Friday, June 06, 2014

Charli Reviews: Hope is a Ferris Wheel and Playlist for a Broken Heart

Ten-year-old Star Mackie lives in a trailer park with her flaky mom and her melancholy older sister, Winter, whom Star idolizes. Moving to a new town has made it difficult for Star to make friends, when her classmates tease her because of where she lives and because of her layered blue hair. But when Star starts a poetry club, she develops a love of Emily Dickinson and, through Dickinson’s poetry, learns some important lessons about herself and comes to terms with her hopes for the future.

Author: Robin Herrera
Publisher: Amulet (US)
Date of Publication: March 2014
Pages: 272
Source: Borrowed from library
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I took out Hope is a Ferris Wheel from the school library, out of sheer desperation for something contemporary; I was only reading fantasy and dystopia, and I wanted something to read in exam week. I think this is one of those books that isn't mind-blowing, but it's nice to read and is actually higher than your expectations probably were for it... Mine certainly were.

The protagonist of this book is ten; but more intellectual than most. I found it refreshing, that an author could write such a young person - but keep them sounding that age whilst intelligent.

Another impressive factor was Star's relationship with her sister, Winter. A lot of books say that teenagers abandon their younger siblings, which I think is inaccurate. I'm 13 now, and my sister is 3, and I can't see myself abandoning her in any years to come. So, it was nice to see the two so close.

This book made me laugh, and it made me empathise. Star is such a creative character that I loved seeing her shine (totally unintended pun there) and develop, but it broke my heart when she found out things that she shouldn't have known, or people let her down.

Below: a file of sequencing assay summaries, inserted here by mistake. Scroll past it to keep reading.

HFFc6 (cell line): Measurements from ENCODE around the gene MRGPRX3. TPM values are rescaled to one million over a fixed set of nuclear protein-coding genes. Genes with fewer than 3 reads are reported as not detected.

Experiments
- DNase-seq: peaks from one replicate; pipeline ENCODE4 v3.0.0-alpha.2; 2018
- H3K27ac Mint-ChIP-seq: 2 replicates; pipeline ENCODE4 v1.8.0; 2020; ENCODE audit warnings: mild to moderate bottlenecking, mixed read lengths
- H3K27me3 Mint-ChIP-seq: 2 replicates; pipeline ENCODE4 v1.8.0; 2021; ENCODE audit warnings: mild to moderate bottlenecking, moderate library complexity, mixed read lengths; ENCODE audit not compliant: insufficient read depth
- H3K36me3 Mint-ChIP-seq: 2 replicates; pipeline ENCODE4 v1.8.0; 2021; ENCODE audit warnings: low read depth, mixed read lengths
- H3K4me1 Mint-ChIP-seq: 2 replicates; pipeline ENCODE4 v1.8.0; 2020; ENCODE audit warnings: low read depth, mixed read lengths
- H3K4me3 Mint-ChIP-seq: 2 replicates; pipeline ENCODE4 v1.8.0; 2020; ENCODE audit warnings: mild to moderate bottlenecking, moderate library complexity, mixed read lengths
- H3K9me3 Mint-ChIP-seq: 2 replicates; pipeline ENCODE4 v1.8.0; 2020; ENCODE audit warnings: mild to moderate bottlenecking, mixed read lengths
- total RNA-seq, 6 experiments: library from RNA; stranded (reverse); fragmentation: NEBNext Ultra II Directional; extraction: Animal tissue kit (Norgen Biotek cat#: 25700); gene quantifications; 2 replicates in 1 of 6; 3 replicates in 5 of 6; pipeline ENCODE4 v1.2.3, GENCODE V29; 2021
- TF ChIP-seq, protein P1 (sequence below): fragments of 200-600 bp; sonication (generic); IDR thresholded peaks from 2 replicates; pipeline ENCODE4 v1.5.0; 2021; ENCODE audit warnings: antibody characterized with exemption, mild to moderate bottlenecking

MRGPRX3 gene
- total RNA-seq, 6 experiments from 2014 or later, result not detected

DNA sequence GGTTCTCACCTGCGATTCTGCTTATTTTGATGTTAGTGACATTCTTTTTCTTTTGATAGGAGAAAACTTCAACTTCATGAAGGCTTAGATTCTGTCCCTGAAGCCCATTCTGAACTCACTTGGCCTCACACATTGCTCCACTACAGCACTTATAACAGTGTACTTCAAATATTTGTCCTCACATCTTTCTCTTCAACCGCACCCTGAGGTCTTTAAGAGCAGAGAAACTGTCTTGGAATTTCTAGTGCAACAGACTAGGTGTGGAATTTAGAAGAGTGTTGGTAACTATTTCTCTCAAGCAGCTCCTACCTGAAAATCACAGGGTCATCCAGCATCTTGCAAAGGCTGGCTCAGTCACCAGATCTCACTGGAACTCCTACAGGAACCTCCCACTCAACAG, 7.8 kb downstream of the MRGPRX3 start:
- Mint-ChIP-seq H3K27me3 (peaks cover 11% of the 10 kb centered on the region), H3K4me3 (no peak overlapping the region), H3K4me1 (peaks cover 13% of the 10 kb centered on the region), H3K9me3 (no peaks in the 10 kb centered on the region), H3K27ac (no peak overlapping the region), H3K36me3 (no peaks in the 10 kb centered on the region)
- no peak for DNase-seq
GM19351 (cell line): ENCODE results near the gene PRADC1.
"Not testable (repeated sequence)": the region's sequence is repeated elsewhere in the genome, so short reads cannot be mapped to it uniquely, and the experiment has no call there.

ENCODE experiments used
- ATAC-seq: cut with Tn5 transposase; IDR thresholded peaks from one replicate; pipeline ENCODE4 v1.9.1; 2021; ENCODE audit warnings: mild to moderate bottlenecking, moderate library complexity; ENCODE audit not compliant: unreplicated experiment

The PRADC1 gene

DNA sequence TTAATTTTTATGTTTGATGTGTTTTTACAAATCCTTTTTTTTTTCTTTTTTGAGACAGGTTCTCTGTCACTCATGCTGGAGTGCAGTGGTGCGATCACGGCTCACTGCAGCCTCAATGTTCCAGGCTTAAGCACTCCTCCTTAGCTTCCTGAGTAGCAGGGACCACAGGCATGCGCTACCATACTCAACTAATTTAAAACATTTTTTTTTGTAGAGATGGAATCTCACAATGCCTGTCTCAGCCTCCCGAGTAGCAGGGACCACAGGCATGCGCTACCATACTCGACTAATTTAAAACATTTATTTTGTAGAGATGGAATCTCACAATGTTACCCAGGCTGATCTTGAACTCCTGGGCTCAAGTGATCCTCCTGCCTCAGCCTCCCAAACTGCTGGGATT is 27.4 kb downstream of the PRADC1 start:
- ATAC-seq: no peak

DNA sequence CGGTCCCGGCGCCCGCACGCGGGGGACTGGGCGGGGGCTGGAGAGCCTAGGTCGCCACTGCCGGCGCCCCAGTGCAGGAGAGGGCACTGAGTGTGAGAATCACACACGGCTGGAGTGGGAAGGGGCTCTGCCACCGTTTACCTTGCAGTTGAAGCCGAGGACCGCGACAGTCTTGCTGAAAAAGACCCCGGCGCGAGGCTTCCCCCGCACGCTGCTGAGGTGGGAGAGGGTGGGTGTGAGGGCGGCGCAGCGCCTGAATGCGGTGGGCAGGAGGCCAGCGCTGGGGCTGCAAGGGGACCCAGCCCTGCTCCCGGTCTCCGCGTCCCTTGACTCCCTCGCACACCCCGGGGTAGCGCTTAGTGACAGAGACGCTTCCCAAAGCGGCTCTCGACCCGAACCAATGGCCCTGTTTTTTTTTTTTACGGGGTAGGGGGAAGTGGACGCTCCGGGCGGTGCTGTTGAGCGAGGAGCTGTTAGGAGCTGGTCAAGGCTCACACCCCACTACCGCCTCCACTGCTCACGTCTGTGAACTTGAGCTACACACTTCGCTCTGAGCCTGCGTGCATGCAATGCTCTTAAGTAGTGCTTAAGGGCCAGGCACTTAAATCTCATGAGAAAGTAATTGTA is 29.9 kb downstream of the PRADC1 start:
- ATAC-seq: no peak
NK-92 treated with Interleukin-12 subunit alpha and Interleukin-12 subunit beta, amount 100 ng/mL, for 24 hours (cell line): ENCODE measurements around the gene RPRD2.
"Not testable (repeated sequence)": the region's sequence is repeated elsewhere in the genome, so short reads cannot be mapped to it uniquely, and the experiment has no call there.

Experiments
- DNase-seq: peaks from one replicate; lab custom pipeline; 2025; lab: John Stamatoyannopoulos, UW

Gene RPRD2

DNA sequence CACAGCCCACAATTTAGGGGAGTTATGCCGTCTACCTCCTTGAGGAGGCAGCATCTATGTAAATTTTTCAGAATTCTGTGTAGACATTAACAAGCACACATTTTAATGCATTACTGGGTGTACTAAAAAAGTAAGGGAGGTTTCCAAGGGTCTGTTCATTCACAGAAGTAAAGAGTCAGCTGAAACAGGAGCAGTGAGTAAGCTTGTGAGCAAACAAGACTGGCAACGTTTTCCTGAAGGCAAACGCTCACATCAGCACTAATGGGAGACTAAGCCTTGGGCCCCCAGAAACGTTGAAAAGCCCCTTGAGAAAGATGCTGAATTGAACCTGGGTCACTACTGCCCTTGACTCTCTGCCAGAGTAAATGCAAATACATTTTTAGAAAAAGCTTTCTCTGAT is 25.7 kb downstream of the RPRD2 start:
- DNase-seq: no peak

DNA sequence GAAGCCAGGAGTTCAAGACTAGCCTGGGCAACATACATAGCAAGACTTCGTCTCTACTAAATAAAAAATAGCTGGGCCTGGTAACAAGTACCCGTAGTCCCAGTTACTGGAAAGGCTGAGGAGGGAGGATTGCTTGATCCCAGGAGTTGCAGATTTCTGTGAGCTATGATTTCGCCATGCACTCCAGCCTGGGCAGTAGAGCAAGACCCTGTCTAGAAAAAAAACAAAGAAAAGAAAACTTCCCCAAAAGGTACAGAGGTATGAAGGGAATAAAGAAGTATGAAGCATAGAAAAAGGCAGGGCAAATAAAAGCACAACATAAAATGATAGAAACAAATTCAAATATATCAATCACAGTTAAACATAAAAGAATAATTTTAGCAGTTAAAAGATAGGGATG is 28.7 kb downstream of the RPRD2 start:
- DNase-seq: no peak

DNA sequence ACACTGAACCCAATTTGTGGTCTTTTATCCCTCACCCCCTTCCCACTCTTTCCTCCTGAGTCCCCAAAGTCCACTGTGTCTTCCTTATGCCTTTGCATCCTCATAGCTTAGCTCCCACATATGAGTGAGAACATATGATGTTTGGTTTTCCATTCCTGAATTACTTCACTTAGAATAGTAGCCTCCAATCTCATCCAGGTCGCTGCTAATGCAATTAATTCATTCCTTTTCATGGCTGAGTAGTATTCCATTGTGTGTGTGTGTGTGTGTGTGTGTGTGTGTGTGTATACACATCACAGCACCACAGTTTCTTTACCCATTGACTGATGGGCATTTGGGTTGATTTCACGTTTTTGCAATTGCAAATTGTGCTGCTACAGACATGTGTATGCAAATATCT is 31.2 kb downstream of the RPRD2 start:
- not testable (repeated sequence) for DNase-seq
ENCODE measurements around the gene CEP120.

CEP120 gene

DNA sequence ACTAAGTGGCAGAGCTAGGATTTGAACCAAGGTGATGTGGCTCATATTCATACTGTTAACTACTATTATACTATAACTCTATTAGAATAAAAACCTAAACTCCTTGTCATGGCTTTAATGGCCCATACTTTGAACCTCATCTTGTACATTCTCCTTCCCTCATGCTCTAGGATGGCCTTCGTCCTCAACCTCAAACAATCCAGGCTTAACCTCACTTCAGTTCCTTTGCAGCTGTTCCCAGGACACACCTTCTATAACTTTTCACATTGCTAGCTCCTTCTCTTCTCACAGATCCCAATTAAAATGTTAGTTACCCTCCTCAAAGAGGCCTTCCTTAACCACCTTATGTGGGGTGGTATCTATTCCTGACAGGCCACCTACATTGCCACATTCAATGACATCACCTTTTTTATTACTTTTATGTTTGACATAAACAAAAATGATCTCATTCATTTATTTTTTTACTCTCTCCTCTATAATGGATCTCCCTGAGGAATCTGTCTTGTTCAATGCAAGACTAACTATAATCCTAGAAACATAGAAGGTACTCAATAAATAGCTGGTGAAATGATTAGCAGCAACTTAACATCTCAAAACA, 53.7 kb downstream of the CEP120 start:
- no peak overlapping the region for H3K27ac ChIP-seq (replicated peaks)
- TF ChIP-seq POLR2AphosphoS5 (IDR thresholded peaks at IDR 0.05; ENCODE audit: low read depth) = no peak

I really enjoyed this. It's not particularly tear-jerking, or mind-blowing. But it's cute, and funny, yet sad and heart-breaking at the same time.

When Paige finds an old mix CD in a local charity shop, she can't help but wonder about the boy who made it and the girl he was thinking of when he chose the songs. The tracks tell the story of a boy looking for his perfect girl, a girl to understand him, a story of being alone, being let down, misunderstood and not knowing where to turn.
Following the clues of the music, Paige sets out to find the mysterious boy, going from gig to gig and band to band, hoping to track him down. But will who she finds at the end of the trail, be the boy she's imagined?

Author: Cathy Hopkins
Publisher: Simon and Schuster
Date of Publication: May 2014
Pages: 281
Source: Borrowed from library

I have adored Cathy Hopkins books for years, so I squealed when I saw it in the library before promptly taking it out. And, of course, it didn't let me down. When I should really have been revising, I devoured it in about two hours, pausing only for food.

Playlist for a Broken Heart is about Paige, who finds a mix CD when she moves from the family house in London to live with their auntie, in Bath, due to money problems. So, she tries to find the maker of this CD, and unknowingly, is sent on a bit of a goose chase, concerning love, school, and a lot of music. 

As a character, I liked Paige; to a point. To begin with, she was a little moany and needy, but as she grew into herself and made friends in her new surroundings, I found her more tolerable, and fun to read about. She became an enjoyable voice. 

I adored the romance in this book; it's gorgeous and developed within the plot as a main theme extremely well. The fact that the boy is a mystery (due to the mixed tape) makes it all the better and keeps you guessing. Once you know who it is, it will curl your toes and make you feel all squidgy, I guarantee. 

This is a perfect summer contemporary; sweet, light, and full of romance; but with a mystery added to the mix!

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Charli and Tori